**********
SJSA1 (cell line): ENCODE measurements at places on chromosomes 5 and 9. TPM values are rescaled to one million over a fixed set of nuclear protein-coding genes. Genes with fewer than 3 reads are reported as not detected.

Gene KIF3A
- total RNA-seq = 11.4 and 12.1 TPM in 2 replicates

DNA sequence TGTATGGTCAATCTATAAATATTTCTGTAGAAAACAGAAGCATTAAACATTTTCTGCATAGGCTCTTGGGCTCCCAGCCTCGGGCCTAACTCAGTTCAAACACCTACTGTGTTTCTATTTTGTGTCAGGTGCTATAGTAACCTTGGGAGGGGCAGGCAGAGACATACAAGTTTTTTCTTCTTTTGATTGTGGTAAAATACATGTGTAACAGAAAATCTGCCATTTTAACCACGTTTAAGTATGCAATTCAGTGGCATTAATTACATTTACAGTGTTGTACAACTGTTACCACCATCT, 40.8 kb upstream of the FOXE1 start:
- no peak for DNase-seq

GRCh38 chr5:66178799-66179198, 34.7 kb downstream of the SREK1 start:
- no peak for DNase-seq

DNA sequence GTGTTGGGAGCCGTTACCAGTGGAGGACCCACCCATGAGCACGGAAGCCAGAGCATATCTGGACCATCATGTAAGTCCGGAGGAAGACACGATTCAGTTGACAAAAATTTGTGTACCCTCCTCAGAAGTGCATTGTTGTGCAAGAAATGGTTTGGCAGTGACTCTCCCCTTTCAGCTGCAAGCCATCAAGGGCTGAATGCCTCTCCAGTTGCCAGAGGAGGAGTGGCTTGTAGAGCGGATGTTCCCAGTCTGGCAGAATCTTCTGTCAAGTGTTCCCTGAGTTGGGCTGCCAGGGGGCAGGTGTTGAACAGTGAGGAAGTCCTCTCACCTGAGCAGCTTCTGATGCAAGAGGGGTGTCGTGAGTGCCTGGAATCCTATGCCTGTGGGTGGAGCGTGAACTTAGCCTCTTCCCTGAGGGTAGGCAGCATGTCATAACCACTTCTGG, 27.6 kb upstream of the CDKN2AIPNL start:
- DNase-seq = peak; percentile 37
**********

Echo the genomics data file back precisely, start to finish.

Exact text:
SJSA1 (cell line): ENCODE measurements at places on chromosomes 5 and 9. TPM values are rescaled to one million over a fixed set of nuclear protein-coding genes. Genes with fewer than 3 reads are reported as not detected.

Gene KIF3A
- total RNA-seq = 11.4 and 12.1 TPM in 2 replicates

DNA sequence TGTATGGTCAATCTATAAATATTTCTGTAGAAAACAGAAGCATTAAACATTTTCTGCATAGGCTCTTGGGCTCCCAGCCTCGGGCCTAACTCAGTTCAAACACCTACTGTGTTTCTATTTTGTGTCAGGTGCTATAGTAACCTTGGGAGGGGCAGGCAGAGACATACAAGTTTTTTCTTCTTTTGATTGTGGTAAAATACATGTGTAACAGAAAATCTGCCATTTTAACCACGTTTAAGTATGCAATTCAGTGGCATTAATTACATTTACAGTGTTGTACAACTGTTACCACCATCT, 40.8 kb upstream of the FOXE1 start:
- no peak for DNase-seq

GRCh38 chr5:66178799-66179198, 34.7 kb downstream of the SREK1 start:
- no peak for DNase-seq

DNA sequence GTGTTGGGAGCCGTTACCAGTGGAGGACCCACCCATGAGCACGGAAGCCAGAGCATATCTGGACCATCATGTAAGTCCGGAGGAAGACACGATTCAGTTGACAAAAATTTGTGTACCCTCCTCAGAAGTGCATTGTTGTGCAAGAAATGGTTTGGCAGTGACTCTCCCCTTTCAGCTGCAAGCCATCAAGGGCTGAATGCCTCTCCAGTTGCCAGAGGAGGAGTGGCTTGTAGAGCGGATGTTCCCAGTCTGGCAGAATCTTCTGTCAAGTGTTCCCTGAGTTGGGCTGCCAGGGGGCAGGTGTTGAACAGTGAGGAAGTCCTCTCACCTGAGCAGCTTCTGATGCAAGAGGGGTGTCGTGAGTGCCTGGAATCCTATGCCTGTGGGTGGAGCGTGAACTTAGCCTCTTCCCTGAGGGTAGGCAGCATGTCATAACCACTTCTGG, 27.6 kb upstream of the CDKN2AIPNL start:
- DNase-seq = peak; percentile 37